- Social / political context
- Religious / philosophical context
- Literary context
- The Bible: Creation: see Religious / philosophical context
- The Prometheus myth
- The doppelganger
- The monster's reading: Plutarch, Milton and Goethe
- The Romantics: Coleridge, Lamb, Southey, de Quincey
- Title page to the first edition
- Volume 1
- Volume 2
- Volume 3
Synopsis of Volume 3 Chapter 6
In Evian, Elizabeth goes alone to their bedroom, where the monster murders her. The monster taunts Victor and escapes.
Victor returns to Geneva to break the news to his father, who collapses and soon dies.
Frankenstein visits a local magistrate and tells him the full story. The magistrate is sceptical and holds out little hope of the monster being brought to justice. Frankenstein realises that he will have to seek his own revenge.
Commentary on Volume 3 Chapter 6
bridal bier: note Mary Shelley's striking use of oxymoron in this phrase.
I saw at the open window: the sudden appearance of a monster or fiend was a stock device of Gothic fiction and continues to be used in contemporary horror films.
I must return by lake: Victor undertakes, in reverse, the journey described in the previous chapter. This time he can find no comfort whatever from the mountainous scenery through which he passes.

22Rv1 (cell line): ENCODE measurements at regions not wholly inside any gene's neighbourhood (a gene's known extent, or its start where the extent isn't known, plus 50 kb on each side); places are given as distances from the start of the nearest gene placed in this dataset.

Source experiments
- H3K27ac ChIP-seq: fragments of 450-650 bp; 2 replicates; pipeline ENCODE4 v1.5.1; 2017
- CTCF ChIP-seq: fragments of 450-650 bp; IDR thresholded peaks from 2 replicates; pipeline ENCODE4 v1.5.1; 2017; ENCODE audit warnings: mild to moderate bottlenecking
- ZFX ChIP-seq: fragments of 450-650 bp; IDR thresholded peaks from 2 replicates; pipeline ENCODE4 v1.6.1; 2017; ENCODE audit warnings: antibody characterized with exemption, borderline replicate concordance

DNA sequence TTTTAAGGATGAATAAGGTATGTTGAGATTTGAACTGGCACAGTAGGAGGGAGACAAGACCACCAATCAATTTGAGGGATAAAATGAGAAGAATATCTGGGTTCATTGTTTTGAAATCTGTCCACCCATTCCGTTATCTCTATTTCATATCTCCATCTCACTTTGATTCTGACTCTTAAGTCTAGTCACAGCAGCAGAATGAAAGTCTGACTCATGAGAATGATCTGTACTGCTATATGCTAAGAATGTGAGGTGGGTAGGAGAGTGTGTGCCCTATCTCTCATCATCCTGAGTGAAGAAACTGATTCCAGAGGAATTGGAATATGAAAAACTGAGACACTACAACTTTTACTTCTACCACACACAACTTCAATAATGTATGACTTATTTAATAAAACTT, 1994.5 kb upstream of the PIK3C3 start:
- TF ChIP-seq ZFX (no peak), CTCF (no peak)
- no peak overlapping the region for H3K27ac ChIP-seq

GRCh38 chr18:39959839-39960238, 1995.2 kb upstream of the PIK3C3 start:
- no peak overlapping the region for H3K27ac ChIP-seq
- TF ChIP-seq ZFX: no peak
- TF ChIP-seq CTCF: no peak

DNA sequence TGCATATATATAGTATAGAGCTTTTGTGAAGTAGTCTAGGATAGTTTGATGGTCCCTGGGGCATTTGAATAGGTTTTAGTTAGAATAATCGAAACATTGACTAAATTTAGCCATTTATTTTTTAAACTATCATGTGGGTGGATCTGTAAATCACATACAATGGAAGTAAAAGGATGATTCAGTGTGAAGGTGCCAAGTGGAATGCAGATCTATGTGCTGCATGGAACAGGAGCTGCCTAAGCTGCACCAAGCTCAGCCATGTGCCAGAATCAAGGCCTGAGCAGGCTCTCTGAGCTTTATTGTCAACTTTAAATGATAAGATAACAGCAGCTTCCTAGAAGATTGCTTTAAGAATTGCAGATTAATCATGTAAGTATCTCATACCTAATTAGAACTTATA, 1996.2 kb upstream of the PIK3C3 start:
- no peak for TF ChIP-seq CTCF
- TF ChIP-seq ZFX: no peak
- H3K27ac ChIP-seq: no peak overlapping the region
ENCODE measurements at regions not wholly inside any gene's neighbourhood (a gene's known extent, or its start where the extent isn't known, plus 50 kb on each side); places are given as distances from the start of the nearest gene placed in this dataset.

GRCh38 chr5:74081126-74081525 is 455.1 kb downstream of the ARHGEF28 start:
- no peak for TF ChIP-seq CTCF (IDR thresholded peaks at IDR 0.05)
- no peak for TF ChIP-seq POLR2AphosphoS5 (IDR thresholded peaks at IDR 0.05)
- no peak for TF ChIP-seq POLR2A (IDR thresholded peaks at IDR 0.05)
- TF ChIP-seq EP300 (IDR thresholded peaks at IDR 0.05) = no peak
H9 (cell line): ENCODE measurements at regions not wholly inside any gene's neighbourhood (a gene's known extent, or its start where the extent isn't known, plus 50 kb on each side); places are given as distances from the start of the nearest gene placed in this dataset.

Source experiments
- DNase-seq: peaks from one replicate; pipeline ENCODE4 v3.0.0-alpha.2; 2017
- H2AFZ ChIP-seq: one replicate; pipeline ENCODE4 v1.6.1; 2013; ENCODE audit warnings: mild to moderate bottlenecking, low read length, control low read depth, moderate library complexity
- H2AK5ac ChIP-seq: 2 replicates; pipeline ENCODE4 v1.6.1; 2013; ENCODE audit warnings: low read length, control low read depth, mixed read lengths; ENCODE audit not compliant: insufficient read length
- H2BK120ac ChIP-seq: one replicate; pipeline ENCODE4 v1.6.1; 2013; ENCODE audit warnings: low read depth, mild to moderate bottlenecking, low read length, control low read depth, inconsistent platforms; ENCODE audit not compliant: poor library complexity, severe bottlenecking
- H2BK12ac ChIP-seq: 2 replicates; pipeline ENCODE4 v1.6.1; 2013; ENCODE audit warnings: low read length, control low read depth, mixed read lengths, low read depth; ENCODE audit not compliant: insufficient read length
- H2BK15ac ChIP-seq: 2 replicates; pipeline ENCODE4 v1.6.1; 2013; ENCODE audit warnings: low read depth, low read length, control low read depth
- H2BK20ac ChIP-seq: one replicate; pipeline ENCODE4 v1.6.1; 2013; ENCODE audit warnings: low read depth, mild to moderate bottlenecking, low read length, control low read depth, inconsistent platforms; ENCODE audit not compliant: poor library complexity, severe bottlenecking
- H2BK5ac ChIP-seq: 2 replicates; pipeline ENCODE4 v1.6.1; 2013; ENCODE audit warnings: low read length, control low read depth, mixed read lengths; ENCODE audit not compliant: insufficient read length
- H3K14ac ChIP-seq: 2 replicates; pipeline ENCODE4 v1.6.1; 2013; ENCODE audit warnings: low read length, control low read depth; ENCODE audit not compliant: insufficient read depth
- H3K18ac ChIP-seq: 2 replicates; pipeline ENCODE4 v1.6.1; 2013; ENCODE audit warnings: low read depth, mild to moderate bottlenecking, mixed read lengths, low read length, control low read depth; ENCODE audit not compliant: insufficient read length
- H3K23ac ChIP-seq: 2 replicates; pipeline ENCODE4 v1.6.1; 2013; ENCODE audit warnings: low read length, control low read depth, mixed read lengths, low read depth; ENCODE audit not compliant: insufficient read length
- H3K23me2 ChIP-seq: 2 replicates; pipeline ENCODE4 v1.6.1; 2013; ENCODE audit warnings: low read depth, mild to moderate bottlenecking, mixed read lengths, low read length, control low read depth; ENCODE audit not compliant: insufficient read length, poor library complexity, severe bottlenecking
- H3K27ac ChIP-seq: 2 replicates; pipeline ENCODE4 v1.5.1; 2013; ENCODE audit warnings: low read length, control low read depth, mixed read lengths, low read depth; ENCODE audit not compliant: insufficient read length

I had reached their acme: acme (from the ancient Greek) means highest point or climax.
I lost sensation: as elsewhere in the novel (see Volume 1, Chapter 4 and Volume 3, Chapter 4) Victor reacts to a crisis by falling into a prolonged nervous fever.
Investigating Volume 3, Chapter 6
- ‘I now related my history briefly'. For the first time, Frankenstein gives a public account of his creation of the monster.
- What is the reaction to his confession?
- What are the consequences for Victor himself?
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